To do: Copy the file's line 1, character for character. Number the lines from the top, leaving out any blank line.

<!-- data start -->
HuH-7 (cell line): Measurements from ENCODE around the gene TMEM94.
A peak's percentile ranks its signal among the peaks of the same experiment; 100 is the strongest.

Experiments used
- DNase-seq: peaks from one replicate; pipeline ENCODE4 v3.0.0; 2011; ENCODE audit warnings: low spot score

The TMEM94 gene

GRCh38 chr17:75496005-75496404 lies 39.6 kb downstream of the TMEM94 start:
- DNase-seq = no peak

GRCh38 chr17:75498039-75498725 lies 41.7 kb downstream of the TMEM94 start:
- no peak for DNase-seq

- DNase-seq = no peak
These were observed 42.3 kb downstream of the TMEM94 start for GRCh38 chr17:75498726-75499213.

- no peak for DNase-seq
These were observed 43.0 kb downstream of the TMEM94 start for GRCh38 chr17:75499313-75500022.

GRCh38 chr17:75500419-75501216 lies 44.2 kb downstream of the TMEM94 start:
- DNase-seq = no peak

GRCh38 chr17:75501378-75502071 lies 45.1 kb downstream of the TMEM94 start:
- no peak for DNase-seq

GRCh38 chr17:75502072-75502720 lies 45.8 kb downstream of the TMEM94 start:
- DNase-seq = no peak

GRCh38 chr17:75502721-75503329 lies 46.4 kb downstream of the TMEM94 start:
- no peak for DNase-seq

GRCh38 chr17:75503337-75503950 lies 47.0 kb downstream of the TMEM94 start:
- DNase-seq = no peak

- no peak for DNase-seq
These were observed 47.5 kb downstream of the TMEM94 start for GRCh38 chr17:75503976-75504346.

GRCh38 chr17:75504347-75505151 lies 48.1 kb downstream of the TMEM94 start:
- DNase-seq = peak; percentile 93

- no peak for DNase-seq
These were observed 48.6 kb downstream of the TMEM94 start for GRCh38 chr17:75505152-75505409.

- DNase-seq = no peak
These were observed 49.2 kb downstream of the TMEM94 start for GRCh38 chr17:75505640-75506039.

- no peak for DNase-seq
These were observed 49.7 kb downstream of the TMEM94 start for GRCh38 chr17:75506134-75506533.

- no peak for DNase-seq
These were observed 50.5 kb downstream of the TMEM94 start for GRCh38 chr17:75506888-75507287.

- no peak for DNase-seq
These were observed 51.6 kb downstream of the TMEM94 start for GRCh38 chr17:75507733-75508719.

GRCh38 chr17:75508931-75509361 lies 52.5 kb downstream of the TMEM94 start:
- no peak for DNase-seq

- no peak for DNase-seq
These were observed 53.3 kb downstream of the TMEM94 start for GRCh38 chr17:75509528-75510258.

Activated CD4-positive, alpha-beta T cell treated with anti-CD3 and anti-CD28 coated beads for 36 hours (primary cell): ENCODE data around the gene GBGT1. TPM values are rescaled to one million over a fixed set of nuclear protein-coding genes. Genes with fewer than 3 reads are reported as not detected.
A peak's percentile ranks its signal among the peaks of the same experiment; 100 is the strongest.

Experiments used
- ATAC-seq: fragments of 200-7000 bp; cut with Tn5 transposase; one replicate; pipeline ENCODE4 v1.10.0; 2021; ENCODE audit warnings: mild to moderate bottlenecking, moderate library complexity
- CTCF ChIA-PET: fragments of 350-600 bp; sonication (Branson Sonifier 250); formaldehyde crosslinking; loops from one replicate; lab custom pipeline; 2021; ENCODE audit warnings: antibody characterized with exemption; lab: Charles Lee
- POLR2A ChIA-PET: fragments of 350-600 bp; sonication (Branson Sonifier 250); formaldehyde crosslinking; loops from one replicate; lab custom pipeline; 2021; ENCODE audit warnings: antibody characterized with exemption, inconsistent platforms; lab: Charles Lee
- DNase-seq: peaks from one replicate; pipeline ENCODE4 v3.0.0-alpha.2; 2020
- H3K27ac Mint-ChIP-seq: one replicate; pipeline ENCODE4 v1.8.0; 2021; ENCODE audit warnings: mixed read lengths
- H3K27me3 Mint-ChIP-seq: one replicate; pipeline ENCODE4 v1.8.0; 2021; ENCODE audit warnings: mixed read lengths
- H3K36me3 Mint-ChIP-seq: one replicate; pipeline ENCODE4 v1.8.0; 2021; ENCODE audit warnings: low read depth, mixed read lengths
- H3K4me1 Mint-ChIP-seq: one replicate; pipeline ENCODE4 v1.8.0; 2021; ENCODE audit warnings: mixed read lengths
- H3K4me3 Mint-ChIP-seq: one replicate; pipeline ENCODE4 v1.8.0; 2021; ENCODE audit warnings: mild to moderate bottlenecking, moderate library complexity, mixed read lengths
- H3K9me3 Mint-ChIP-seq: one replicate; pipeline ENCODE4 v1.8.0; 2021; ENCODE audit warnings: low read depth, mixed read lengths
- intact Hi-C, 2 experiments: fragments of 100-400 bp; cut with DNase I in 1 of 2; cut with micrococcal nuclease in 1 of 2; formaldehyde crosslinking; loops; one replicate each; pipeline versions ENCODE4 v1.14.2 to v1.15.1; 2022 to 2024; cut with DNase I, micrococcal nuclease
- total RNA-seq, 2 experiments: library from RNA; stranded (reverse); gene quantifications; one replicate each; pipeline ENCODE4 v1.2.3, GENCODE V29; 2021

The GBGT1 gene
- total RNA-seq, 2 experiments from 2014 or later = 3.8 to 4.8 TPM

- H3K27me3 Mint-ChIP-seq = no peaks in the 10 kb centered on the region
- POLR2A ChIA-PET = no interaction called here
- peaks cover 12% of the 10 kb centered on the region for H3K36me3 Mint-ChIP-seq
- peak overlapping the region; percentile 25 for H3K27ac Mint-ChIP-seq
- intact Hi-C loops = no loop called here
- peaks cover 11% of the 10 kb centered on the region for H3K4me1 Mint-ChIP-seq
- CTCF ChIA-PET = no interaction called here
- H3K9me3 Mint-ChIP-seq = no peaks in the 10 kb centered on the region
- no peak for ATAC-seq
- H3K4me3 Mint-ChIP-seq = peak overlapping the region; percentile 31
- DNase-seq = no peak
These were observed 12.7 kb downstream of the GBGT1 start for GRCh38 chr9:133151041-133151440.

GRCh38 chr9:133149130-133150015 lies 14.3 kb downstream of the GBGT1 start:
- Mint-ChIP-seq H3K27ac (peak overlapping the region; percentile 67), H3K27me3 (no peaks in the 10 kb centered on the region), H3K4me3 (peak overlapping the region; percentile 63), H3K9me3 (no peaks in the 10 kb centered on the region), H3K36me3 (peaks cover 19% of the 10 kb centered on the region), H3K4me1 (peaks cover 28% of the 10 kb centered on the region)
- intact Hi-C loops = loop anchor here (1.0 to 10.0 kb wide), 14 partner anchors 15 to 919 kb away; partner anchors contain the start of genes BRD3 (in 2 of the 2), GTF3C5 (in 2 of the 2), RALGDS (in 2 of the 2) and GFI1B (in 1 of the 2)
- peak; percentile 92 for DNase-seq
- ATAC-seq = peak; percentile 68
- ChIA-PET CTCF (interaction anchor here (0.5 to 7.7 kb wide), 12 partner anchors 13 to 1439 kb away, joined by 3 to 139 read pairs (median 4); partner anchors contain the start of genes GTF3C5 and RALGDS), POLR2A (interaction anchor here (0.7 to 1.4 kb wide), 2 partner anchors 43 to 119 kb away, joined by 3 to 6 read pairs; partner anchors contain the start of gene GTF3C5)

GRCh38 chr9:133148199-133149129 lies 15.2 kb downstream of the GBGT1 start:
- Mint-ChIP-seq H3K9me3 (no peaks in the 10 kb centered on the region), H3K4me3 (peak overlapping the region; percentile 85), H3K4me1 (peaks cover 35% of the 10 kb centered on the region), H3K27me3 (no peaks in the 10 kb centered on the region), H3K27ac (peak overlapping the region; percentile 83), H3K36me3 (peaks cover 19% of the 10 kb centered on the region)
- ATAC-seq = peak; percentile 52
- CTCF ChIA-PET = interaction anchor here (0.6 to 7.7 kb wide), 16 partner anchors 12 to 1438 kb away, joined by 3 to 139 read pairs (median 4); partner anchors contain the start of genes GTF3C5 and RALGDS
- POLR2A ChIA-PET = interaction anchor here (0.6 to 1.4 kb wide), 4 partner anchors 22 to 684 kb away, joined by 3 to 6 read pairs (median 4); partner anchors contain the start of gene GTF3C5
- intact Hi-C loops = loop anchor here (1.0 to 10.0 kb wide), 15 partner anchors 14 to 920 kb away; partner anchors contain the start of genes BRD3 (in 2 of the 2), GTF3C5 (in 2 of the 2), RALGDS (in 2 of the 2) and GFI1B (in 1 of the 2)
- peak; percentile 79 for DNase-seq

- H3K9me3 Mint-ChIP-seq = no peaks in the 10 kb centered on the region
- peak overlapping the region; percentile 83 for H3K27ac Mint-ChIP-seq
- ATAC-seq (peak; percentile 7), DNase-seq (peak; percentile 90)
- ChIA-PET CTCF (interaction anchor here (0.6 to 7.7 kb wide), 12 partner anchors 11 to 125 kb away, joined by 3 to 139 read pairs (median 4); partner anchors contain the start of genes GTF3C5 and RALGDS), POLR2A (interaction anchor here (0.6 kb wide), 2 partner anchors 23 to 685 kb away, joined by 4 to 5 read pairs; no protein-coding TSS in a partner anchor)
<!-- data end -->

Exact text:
HuH-7 (cell line): Measurements from ENCODE around the gene TMEM94.